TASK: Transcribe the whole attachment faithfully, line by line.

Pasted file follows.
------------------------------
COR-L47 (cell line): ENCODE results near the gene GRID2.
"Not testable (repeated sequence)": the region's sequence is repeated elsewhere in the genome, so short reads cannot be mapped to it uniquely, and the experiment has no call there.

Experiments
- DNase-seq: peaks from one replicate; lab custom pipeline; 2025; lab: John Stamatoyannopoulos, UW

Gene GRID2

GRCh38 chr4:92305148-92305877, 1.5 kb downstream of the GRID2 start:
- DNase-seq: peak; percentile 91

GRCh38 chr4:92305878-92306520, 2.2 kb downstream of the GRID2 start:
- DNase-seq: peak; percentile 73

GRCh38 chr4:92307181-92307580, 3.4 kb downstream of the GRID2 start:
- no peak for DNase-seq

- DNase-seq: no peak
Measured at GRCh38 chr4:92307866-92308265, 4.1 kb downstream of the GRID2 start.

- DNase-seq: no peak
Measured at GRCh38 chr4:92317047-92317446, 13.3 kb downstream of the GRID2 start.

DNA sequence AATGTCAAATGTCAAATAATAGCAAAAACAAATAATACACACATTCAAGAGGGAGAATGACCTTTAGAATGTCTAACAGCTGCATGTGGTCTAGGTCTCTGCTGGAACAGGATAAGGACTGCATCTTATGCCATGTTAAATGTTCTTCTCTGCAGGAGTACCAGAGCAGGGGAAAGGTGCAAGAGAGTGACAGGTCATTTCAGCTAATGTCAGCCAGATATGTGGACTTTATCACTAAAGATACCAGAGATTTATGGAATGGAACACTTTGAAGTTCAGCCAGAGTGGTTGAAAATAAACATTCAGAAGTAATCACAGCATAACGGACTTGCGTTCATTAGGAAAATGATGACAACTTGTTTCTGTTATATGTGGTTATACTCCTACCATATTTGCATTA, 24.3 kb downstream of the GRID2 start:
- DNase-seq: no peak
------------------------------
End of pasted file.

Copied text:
COR-L47 (cell line): ENCODE results near the gene GRID2.
"Not testable (repeated sequence)": the region's sequence is repeated elsewhere in the genome, so short reads cannot be mapped to it uniquely, and the experiment has no call there.

Experiments
- DNase-seq: peaks from one replicate; lab custom pipeline; 2025; lab: John Stamatoyannopoulos, UW

Gene GRID2

GRCh38 chr4:92305148-92305877, 1.5 kb downstream of the GRID2 start:
- DNase-seq: peak; percentile 91

GRCh38 chr4:92305878-92306520, 2.2 kb downstream of the GRID2 start:
- DNase-seq: peak; percentile 73

GRCh38 chr4:92307181-92307580, 3.4 kb downstream of the GRID2 start:
- no peak for DNase-seq

- DNase-seq: no peak
Measured at GRCh38 chr4:92307866-92308265, 4.1 kb downstream of the GRID2 start.

- DNase-seq: no peak
Measured at GRCh38 chr4:92317047-92317446, 13.3 kb downstream of the GRID2 start.

DNA sequence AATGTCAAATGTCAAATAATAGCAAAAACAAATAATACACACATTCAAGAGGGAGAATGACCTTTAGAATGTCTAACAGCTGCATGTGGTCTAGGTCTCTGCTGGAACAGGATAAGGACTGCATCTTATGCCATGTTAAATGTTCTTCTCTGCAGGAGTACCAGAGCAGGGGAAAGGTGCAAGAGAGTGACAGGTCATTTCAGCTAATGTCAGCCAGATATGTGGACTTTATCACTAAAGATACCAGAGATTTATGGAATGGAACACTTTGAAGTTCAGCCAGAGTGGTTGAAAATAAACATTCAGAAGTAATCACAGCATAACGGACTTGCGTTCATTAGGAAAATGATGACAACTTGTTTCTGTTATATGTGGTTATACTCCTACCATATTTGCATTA, 24.3 kb downstream of the GRID2 start:
- DNase-seq: no peak